What is a Learning Difficulty?

Educational psychologists can help schools and parents regarding learning difficulties in children. Schools can request support if a child or young person is struggling at school. These children may have been identified as having a Special Educational Need (SEN).

Children and young people with special educational needs or disability (SEND) all have learning difficulties or disabilities that make it harder for them to learn than most children and young people of the same age. These children and young people may need extra or different help to others. The majority of children with a SEN are taught in mainstream schools, with the school providing a tailored curriculum and teaching techniques.

learning difficulties in children

Learning Difficulties in Children

Many children and young people may have SEN of some kind during their education. Child care providers (e.g. nurseries, schools, colleges) can help identify learning difficulties in children and young people, and help those pupils with changes to their practice or additional support. For example implementing short term interventions, seating arrangements, Teaching Assistant support etc.

However, some children and young people with SEN may need extra help because of a range of needs. The school or parents may decide to apply for an Education, Health and Care Plan (EHCP) from their Local Authority. Previously EHCPs were known as ‘Statements’. All statements are currently being converted to EHCP plans.

The 0-25 SEND Code of Practice lists 4 areas of SEN:

Children and young people have speech, language and communication difficulties which make it difficult for them to make sense of language or to understand how to communicate effectively and appropriately with others.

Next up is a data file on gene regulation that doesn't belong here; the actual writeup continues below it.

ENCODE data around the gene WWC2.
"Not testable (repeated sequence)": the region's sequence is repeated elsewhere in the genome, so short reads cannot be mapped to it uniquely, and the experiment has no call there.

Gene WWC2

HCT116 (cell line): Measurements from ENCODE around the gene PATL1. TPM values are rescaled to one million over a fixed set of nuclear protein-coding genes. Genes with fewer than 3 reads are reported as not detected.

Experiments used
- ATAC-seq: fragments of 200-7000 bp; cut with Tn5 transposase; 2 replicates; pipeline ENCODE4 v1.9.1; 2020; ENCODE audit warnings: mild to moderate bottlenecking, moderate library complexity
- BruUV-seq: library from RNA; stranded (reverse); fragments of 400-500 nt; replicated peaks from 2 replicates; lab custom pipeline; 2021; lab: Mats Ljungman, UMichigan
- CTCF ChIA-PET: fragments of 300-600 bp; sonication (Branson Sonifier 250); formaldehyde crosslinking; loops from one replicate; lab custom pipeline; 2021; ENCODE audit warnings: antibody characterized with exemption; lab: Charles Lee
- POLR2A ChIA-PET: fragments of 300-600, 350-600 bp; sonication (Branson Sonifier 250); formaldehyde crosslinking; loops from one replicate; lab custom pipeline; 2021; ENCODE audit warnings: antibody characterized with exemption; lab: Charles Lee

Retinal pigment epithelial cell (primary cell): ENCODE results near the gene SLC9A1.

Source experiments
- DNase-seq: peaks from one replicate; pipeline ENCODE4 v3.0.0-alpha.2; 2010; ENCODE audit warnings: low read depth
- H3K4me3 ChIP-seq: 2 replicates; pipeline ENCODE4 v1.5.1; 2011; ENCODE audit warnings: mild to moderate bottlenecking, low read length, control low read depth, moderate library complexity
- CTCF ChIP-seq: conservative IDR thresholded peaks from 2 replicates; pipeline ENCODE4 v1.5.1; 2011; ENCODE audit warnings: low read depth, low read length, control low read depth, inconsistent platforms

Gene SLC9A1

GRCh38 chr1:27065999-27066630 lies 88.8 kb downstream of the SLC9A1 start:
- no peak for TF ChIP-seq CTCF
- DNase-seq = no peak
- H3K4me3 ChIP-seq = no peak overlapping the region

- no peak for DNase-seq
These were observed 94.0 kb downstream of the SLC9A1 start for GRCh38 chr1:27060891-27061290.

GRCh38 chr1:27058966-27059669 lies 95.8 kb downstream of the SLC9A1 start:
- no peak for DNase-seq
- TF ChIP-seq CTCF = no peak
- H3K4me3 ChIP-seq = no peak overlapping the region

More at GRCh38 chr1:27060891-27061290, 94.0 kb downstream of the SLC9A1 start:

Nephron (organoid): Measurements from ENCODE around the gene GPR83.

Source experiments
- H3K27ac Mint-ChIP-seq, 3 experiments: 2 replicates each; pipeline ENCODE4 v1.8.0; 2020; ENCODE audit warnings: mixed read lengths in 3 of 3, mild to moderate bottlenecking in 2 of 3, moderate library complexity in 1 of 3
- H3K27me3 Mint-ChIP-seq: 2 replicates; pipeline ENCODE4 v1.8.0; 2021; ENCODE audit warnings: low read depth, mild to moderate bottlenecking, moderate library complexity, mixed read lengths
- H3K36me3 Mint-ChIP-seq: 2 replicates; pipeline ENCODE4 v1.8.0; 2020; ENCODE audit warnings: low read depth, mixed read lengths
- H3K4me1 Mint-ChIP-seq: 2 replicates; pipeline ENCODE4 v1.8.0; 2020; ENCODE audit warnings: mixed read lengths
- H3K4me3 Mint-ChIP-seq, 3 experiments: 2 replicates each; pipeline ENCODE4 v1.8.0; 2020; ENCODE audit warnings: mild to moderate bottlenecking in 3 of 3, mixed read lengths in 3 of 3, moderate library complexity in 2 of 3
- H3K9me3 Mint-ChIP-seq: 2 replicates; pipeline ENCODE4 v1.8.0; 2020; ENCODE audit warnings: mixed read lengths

Children and young people learn at a slower pace than others their age, have difficulty in understanding parts of the curriculum, have difficulties with organisation and memory skills, or have a specific difficulty affecting one particular part of their learning performance such as in literacy or numeracy.

Children and young people have difficulty in managing their relationships with other people, are withdrawn, or they behave in ways that may hinder their and other children’s learning or have an impact on their health and wellbeing.

Children and young people with visual and/or hearing impairments, or a physical need that means they must have additional ongoing support and equipment.

Role of Educational Psychologists

Schools can request support from an Educational Psychologist if they have a child or young person who is struggling at school. These children:

  • May already have a EHCP
  • May not have an EHCP but the school have identified them as having SEN
  • The school has not yet formally identified them as having SEN, but are concerned about the child’s progress

The psychologist will work with the school and parents to understand any underlying issues e.g. cognitive functioning, social skills, communication difficulties etc, and jointly agree actions and strategies to support the young person

Educational Psychologists employed by the Local Authority will work with the school and parents when an EHCP if requested, and as part of the EHCP annual review process. This support is free to schools and parents and we would encourage schools and parents to first work with their Local Authorities psychologists as part of the EHCP process. Schools work with Psychology4Learning on all other areas where psychologist support is required.